EU nationals who arrived after the specified date will not automatically be eligible to apply for settled status, and their future in the UK will depend on the forthcoming immigration arrangements for EU nationals.

Under current proposals, EU nationals who have already acquired permanent residence will not automatically be granted settled status. Those individuals will be required to apply for settled status but may be “fast tracked” under arrangements to be determined.

Timings and Process

To ensure that there is enough time for people to secure their documentation, there will be a grace period of up to two years after the UK’s withdrawal from the EU to give EU nationals and their families sufficient time to submit their applications. The government also intends to introduce a voluntary scheme to enable eligible EU nationals to apply for their permission to stay and residence documents before the UK’s withdrawal from the EU. This will enable these individuals to obtain their UK immigration status at an early stage to ensure as smooth and efficient a process as possible. Further details regarding this scheme and the fees involved are expected to be published in due course.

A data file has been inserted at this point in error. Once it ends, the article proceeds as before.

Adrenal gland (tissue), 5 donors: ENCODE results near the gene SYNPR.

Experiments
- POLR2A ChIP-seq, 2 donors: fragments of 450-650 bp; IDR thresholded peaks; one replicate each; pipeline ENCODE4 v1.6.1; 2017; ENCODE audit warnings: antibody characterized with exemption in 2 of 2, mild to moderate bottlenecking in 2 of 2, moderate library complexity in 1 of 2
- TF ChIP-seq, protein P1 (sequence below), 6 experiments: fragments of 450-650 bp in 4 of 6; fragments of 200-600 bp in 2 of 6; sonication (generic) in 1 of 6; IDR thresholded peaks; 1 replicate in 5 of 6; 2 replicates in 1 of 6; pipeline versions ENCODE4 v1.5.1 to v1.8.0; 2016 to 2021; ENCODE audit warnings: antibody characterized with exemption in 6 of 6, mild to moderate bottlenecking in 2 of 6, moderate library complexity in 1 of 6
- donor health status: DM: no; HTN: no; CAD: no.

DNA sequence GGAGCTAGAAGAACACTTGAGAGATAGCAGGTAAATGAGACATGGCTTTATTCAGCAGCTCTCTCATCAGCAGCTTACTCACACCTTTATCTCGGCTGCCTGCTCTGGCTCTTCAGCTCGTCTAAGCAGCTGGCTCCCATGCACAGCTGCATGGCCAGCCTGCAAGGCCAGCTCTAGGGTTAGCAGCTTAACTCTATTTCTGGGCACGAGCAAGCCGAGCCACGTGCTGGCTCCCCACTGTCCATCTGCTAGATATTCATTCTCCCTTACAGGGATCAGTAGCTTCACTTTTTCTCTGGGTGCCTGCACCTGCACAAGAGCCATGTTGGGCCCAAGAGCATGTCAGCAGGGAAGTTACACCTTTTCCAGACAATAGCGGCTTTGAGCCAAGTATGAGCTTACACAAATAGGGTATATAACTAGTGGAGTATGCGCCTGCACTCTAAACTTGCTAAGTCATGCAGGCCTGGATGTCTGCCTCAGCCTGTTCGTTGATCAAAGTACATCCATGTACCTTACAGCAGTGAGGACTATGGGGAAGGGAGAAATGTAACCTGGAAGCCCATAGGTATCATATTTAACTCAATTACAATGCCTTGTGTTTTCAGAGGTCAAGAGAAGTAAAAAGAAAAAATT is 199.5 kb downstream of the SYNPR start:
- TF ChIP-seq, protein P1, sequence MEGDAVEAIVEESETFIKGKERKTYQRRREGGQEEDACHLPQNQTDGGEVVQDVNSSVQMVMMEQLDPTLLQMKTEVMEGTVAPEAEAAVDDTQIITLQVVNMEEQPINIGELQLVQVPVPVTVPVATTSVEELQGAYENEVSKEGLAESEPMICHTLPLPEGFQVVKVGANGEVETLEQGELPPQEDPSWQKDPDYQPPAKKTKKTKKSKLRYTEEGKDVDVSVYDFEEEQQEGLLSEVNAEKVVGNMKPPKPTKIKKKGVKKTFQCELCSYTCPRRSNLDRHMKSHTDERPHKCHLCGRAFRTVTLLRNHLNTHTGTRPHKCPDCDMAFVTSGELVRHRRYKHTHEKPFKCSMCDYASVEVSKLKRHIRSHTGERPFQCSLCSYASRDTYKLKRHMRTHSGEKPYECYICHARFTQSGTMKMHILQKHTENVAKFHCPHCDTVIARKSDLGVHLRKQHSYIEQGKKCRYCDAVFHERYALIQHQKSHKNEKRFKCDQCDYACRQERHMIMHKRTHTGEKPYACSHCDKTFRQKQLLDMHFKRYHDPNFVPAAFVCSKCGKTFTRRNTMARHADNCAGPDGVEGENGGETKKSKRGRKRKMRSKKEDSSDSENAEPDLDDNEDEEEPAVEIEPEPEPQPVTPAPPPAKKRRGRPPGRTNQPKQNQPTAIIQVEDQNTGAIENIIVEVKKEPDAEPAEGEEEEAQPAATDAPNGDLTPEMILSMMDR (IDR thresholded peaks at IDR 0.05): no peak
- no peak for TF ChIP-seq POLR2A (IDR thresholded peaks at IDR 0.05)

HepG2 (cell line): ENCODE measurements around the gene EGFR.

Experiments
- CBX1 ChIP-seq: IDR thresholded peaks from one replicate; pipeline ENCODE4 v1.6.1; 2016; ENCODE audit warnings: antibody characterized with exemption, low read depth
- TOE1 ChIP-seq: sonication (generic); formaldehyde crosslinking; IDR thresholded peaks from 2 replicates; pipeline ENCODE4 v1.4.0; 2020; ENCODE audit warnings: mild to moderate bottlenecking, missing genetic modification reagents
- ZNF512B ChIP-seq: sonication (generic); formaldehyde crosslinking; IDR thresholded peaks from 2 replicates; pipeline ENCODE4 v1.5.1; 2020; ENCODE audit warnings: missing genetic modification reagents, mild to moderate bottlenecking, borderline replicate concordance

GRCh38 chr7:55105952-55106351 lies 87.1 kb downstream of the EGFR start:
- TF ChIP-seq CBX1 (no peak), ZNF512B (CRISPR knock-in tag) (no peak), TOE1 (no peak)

What to Do Now

As negotiations continue, EU nationals and their family members should be protecting their positions now pending any final Brexit agreement. Applying now for British nationality or permanent residence under existing EU regulations is likely to be cheaper and to provide maximum peace of mind, and in the event that a deal is not reached, EU nationals, their family members, and their employers will not find themselves in a state of limbo.

EU nationals who cannot currently apply for permanent residence should collate documents evidencing their dates of entry to the UK and their residence in the UK.

Future Arrangements and the MAC’s Call for Evidence

After the UK leaves the EU, free movement will end but migration between the UK and the EU will continue. The UK government is still considering a range of options as to how EU migration will work for new arrivals post-exit, and the Home Secretary has commissioned the Migration Advisory Committee (MAC) to advise on “the economic and social impacts of the UK’s exit from the European Union and also on how the UK’s immigration system should be aligned with a modern industrial strategy”.